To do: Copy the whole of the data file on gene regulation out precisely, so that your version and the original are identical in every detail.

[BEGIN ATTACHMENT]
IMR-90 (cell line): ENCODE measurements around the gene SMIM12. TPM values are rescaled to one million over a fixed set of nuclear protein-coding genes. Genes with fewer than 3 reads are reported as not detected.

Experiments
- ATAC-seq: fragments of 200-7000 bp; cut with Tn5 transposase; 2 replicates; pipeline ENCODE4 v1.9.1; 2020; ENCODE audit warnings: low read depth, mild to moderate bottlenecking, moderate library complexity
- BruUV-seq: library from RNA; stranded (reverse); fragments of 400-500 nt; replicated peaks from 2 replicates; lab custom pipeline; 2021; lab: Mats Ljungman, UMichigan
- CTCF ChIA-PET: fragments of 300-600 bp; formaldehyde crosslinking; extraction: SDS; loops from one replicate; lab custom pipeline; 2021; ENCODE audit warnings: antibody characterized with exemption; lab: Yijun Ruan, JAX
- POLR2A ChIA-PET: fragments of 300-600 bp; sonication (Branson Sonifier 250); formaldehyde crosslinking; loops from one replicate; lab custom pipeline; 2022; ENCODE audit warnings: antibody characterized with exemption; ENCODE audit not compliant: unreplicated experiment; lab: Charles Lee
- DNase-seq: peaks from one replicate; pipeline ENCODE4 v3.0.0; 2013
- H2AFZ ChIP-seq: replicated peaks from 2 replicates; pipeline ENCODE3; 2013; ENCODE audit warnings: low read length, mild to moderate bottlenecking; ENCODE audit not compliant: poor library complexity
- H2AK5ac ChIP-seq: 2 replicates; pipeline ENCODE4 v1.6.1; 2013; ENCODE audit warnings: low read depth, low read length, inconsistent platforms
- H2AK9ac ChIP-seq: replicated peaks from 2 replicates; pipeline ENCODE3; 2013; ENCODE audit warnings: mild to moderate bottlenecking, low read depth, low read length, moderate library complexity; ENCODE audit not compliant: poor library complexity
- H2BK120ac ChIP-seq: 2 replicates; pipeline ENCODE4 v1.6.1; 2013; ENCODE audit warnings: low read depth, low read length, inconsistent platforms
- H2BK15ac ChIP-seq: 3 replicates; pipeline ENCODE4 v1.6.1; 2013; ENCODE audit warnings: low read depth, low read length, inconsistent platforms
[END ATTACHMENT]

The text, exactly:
IMR-90 (cell line): ENCODE measurements around the gene SMIM12. TPM values are rescaled to one million over a fixed set of nuclear protein-coding genes. Genes with fewer than 3 reads are reported as not detected.

Experiments
- ATAC-seq: fragments of 200-7000 bp; cut with Tn5 transposase; 2 replicates; pipeline ENCODE4 v1.9.1; 2020; ENCODE audit warnings: low read depth, mild to moderate bottlenecking, moderate library complexity
- BruUV-seq: library from RNA; stranded (reverse); fragments of 400-500 nt; replicated peaks from 2 replicates; lab custom pipeline; 2021; lab: Mats Ljungman, UMichigan
- CTCF ChIA-PET: fragments of 300-600 bp; formaldehyde crosslinking; extraction: SDS; loops from one replicate; lab custom pipeline; 2021; ENCODE audit warnings: antibody characterized with exemption; lab: Yijun Ruan, JAX
- POLR2A ChIA-PET: fragments of 300-600 bp; sonication (Branson Sonifier 250); formaldehyde crosslinking; loops from one replicate; lab custom pipeline; 2022; ENCODE audit warnings: antibody characterized with exemption; ENCODE audit not compliant: unreplicated experiment; lab: Charles Lee
- DNase-seq: peaks from one replicate; pipeline ENCODE4 v3.0.0; 2013
- H2AFZ ChIP-seq: replicated peaks from 2 replicates; pipeline ENCODE3; 2013; ENCODE audit warnings: low read length, mild to moderate bottlenecking; ENCODE audit not compliant: poor library complexity
- H2AK5ac ChIP-seq: 2 replicates; pipeline ENCODE4 v1.6.1; 2013; ENCODE audit warnings: low read depth, low read length, inconsistent platforms
- H2AK9ac ChIP-seq: replicated peaks from 2 replicates; pipeline ENCODE3; 2013; ENCODE audit warnings: mild to moderate bottlenecking, low read depth, low read length, moderate library complexity; ENCODE audit not compliant: poor library complexity
- H2BK120ac ChIP-seq: 2 replicates; pipeline ENCODE4 v1.6.1; 2013; ENCODE audit warnings: low read depth, low read length, inconsistent platforms
- H2BK15ac ChIP-seq: 3 replicates; pipeline ENCODE4 v1.6.1; 2013; ENCODE audit warnings: low read depth, low read length, inconsistent platforms